Progress update, 24 to 30 March 2012

By Tim Causer, on 30 March 2012

Welcome to the Transcribe Bentham progress update for the period 24 to 30 March, during which time great progress continues to be made.

3,165 manuscripts have now been worked on, which is an increase of 72 upon last week’s total. That makes this week the second-busiest seven-day period—after 10 to 16 March 2012—since the week ending 4 January 2011. Tremendous stuff! Of these transcripts, 2,953 (93%) are now locked and complete, up 72 on last week. At the current rate of transcription, we should lock our 3,000th transcript very soon indeed, which is a remarkable achievement.

The more detailed state of progress is as follows:

  • Box 2: 329 manuscripts transcribed of 532 (61%)
  • Box 27: 274 of 350 (78%)
  • Box 35: 230 of 439 (52%)
  • Box 50: 52 of 92 (56%)
  • Box 51: 53 of 940 (5%)
  • Box 62: 51 of 565 (9%)
  • Box 70: 168 of 250 (48%)
  • Box 71: 559 of 665 (84%)
  • Box 72: 331 of 664 (49%)
  • Box 73: 126 of 156 (80%)
  • Box 79: 77 of 199 (38%)
  • Box 95: 45 of 147 (30%)
  • Box 96: 519 of 539 (96%)
  • Box 97: 24 of 288 (8%)
  • Box 100: 47 of 429 (10%)
  • Box 115: 242 of 307 (78%)
  • Box 139: 38 of 38 (100%)
  • Overall: 52% of the 6,005 manuscripts uploaded to the website have been transcribed thus far.

Box 72 was the most heavily transcribed this week, with 52 (7%) of its manuscripts being worked on. The recently uploaded Box 100 is also making steady progress, with 10% of its manuscripts already transcribed.

As noted elsewhere on the blog, UCL will be closed for Easter from 5 to 11 April. This will the last full progress update until 13 April, though we do intend to issue an outline update next Friday. We will not be able to check submissions received during the break, and we apologise for any inconvenience this might cause; they will be checked as soon as we return.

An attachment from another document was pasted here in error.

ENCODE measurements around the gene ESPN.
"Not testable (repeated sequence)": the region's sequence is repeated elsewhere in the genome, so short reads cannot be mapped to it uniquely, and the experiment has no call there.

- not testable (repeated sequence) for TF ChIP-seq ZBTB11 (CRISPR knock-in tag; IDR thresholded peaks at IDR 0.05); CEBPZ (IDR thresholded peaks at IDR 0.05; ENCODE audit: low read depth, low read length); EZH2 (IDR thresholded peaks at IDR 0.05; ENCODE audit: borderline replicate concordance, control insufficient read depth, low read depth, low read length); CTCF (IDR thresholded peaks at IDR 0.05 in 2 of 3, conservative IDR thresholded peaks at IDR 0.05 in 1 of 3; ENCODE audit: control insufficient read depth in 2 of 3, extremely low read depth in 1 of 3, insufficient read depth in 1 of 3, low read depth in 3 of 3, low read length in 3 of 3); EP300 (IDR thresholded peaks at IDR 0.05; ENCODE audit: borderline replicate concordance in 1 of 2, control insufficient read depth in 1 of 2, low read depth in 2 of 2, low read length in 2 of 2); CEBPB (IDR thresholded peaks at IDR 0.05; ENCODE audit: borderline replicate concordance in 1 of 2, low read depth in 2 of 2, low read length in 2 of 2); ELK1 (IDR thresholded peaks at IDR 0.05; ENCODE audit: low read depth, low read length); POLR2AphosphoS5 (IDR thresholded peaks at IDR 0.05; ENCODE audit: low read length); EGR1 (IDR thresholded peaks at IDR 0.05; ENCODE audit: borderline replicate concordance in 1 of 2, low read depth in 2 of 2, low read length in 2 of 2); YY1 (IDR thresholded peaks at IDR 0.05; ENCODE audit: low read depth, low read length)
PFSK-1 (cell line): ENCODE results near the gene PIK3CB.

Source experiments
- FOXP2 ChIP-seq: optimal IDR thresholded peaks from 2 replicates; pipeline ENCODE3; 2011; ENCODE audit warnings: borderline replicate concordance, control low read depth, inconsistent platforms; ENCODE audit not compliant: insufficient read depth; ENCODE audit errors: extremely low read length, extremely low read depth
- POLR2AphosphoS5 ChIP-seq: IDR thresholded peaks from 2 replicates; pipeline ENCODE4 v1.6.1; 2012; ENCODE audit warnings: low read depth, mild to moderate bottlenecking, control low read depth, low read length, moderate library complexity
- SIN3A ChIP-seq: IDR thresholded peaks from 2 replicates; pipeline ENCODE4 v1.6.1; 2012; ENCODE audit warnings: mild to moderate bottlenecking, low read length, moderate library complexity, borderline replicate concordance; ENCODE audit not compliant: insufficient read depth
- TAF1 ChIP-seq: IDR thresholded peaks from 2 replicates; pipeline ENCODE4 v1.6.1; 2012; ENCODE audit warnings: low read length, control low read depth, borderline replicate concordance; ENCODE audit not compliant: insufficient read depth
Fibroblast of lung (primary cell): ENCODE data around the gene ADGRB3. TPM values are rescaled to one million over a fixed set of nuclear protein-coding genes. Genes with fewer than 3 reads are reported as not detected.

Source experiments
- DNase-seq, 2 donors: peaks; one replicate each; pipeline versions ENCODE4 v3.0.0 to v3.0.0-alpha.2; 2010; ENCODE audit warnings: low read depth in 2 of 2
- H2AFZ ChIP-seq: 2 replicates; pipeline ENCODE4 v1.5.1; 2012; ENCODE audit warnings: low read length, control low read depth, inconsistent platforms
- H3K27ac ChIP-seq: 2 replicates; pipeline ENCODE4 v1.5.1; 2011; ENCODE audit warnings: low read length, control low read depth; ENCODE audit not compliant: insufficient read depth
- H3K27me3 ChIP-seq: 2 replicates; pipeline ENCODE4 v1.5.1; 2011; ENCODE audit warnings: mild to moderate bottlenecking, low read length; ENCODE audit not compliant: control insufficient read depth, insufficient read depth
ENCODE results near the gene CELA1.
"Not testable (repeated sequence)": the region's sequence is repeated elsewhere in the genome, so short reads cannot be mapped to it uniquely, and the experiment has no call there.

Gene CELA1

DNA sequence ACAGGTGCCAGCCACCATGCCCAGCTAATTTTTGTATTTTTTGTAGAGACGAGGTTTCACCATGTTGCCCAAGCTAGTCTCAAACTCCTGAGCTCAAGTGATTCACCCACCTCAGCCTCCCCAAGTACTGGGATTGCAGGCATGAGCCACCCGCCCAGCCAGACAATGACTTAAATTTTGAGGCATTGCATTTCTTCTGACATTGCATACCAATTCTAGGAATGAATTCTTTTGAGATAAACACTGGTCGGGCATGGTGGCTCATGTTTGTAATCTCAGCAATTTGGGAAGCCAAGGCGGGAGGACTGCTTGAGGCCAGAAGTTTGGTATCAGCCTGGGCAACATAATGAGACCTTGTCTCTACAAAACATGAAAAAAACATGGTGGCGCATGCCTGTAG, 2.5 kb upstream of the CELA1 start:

If you would like to find out more about the thinking behind Transcribe Bentham, and the design and running of the project, you can read ‘Transcription Maximized; Expense Minimized: Crowdsourcing and Editing The Collected Works of Jeremy Bentham‘, which was published earlier in the week by Literary and Linguistic Computing. You will need to either be at a public library, university or other institution which subscribes to Oxford University Press Journals, or have a university ID and password, to download the paper from this link. We will, however, upload a pre-publication version to UCL Discovery, the College’s open-access repository of research, and will provide a link to this as soon as it is available.

Thank you, as ever, to all those who have contributed to Transcribe Bentham during the last week. It remains, as always, enormously appreciated.